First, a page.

Howdy, I have two to contribute. I’d like these talks to offer context and prompt a wider discussion rather than me yapping on for 20 minutes each.
Title: Collapse and Adaptation - Applying Long(er) Term Design to Open Ag Technology
Description: Agriculture is a critical infrastructure that has existed for millennia and has long-lasting impacts on society and ecology. There are theories that various parts of the global civilization will inevitably collapse, including the global food system. This presentation will encourage participants to consider long-term impacts of our technology by prompting a discussion about: How are our Open Ag Technologies impacting and effected by global change? How should we design Open Ag technology now if the infrastructures and societies we designing for could collapse or are collapsing? How should we design Open Ag technology in a future characterized by global change?
Why this matters to the Open Ag Tech community: Because this addresses the long-term context in which we work. I don’t know the answers to these questions, but I think we should be considering the questions collectively.
– And –
Title: The Implication of Embedded Values in in Open Ag Technology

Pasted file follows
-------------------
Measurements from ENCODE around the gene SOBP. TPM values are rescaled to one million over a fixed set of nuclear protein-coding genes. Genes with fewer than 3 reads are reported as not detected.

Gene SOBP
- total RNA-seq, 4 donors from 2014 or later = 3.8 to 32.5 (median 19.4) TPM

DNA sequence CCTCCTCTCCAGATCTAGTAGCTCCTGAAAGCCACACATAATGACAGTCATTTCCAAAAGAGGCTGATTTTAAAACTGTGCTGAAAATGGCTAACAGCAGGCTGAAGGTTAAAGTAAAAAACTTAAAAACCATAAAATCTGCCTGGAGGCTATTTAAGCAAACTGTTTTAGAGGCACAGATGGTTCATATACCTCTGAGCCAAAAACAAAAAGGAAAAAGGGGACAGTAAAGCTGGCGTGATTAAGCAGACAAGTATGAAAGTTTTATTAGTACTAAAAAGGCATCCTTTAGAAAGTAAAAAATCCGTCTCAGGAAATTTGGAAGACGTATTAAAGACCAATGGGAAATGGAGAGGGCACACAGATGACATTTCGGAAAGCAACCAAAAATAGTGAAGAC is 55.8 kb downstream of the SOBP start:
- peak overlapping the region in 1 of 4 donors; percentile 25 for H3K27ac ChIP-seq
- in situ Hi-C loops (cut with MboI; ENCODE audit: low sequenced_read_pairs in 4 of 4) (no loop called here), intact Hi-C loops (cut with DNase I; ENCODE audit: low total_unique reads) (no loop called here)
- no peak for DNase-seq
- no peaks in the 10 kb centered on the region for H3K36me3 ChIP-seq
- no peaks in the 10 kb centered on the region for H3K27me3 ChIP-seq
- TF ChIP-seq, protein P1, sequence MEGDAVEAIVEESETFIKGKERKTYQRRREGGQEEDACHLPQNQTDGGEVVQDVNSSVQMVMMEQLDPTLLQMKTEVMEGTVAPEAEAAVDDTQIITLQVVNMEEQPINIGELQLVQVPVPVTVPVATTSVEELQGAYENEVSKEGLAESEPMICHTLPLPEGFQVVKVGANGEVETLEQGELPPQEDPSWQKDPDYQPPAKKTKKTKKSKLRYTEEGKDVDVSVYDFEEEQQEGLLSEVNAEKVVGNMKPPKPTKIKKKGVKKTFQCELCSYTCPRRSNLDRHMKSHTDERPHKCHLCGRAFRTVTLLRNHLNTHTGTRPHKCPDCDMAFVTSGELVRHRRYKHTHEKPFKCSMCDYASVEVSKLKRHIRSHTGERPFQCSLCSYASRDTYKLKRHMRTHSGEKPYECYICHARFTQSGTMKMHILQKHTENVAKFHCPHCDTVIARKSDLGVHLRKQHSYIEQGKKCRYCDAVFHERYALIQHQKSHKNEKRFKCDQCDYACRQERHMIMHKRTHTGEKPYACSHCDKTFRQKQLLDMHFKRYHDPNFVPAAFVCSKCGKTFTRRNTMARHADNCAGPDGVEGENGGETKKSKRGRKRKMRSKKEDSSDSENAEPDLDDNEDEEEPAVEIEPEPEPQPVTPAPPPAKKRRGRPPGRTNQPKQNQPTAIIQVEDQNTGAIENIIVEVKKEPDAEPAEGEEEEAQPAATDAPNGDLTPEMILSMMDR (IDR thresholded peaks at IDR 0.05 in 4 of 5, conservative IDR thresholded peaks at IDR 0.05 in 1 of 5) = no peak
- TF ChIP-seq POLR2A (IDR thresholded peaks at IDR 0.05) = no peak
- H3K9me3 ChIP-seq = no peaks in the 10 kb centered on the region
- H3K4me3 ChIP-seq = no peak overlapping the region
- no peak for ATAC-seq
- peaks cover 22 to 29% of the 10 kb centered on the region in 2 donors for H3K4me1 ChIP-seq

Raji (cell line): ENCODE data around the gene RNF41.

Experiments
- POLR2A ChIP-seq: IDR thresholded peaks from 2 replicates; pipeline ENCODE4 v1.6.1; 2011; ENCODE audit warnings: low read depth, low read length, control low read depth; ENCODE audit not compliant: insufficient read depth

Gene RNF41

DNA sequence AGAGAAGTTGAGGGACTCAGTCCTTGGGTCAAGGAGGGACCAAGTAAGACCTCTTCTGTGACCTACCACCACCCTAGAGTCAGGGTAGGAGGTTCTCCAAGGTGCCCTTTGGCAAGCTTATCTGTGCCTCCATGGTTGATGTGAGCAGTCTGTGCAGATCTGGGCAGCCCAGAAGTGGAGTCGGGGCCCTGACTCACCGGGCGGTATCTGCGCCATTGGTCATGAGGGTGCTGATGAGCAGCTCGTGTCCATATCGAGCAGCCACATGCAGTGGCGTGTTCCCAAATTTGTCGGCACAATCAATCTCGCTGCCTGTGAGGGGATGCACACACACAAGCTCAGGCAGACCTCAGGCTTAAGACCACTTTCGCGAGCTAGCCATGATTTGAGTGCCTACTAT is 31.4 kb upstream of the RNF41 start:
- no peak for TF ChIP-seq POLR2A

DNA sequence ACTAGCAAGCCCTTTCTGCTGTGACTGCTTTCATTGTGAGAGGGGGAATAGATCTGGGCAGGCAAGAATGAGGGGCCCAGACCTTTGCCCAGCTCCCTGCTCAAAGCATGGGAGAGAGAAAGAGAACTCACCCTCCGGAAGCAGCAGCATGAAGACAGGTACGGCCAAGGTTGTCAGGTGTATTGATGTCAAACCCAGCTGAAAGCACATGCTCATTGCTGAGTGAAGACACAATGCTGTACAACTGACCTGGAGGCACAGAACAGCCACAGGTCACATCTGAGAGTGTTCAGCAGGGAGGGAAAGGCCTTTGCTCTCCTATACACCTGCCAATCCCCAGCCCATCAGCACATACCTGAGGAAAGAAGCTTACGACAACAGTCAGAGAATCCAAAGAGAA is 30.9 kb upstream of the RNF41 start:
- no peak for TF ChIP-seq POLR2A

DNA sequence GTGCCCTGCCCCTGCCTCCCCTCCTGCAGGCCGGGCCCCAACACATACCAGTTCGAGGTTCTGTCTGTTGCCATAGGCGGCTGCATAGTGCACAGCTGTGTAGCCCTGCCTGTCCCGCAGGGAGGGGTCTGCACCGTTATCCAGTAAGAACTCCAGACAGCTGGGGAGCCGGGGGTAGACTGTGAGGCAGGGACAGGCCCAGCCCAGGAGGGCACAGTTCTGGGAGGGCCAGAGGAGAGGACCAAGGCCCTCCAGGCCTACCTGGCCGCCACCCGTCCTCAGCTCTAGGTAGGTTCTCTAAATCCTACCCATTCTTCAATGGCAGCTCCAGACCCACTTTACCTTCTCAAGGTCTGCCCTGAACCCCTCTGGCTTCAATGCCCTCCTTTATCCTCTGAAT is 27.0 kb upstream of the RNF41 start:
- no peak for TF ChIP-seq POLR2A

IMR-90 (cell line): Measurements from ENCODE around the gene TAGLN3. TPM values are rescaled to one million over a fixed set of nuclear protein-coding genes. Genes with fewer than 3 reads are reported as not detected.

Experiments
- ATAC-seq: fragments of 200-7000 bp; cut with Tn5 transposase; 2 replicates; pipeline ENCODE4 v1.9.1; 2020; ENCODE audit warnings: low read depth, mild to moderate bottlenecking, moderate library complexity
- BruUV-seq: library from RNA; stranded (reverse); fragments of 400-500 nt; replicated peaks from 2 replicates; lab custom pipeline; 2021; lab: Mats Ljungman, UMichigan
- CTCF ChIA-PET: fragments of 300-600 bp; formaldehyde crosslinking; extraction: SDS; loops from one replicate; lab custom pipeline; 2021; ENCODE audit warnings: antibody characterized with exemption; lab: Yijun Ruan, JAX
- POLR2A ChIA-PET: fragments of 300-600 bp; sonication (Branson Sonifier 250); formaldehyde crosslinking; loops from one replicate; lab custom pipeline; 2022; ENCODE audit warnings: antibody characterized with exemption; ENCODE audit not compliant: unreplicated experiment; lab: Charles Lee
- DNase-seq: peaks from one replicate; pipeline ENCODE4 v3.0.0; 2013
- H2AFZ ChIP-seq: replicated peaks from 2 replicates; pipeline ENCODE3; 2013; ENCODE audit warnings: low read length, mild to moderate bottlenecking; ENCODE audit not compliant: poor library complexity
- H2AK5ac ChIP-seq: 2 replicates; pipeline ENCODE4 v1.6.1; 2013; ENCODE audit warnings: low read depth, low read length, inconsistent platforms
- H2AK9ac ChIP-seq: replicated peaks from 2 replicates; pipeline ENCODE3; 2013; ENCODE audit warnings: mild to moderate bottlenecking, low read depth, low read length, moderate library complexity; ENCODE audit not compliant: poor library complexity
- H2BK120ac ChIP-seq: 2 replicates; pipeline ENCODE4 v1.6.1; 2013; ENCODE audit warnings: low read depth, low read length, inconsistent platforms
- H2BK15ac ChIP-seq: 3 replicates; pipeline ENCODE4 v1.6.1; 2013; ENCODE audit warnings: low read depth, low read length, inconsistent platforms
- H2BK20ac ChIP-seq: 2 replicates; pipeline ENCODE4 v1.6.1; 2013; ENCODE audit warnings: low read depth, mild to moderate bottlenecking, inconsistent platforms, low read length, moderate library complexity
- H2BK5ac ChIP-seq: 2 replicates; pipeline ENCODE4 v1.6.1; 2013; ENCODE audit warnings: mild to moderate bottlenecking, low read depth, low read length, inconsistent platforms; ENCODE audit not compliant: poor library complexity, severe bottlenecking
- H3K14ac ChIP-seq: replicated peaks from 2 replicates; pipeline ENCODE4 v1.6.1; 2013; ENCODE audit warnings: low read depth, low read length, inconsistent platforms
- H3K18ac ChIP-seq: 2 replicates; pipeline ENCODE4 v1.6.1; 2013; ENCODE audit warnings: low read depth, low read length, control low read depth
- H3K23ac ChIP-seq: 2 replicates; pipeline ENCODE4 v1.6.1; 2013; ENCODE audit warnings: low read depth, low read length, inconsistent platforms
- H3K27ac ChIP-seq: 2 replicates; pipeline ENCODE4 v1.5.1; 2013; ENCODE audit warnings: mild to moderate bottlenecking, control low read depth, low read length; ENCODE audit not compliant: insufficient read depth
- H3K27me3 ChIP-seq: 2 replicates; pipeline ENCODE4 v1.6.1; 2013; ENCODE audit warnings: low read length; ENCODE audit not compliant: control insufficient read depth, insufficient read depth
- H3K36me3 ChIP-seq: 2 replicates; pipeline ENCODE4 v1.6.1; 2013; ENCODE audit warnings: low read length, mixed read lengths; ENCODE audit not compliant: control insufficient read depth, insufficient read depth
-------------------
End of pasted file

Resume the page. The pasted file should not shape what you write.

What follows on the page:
Description: The technology we designs enters an “Information Ecology,” meaning a complex system of parts and relationships for which the focus is on activities served by technology (Nardi and O’Day 2000, 49). Designers’ imbue their technologies with their values and social agendas, even if unintentionally. When users’ values and social agendas differ from those embedded in the technology, users may experience “reverse adaptation” (Winner 1977, 229). Reverse adaptation occurs when users adjust their process and conform to the values embedded in the information systems they use. This presentation will encourage participants to consider the implication of the values imbedded in our Open Ag Technologies: What are the values of Open Ag Technology? Are we embedding those values in our technology? Are we embedding values that support the values of the intended users? What are there tensions between the values of the users and of Open Ag Technology, and how do we address those?
Why this matters to the Open Ag Tech community Because it is a prudent for us to maintain a critical perspective on our work. I don’t know the answers to these questions, but I think we should be considering the questions collectively.
Nardi, Bonnie A., and Vicki L. O’Day. 2000. Information Ecologies: Using Technology with Heart. MIT Press paperback ed. Cambridge, Mass.: MIT Press.
Winner, Langdon. 1977. Autonomous Technology: Technics-out-of-Control as a Theme in Political Thought. Cambridge, Mass: MIT Press.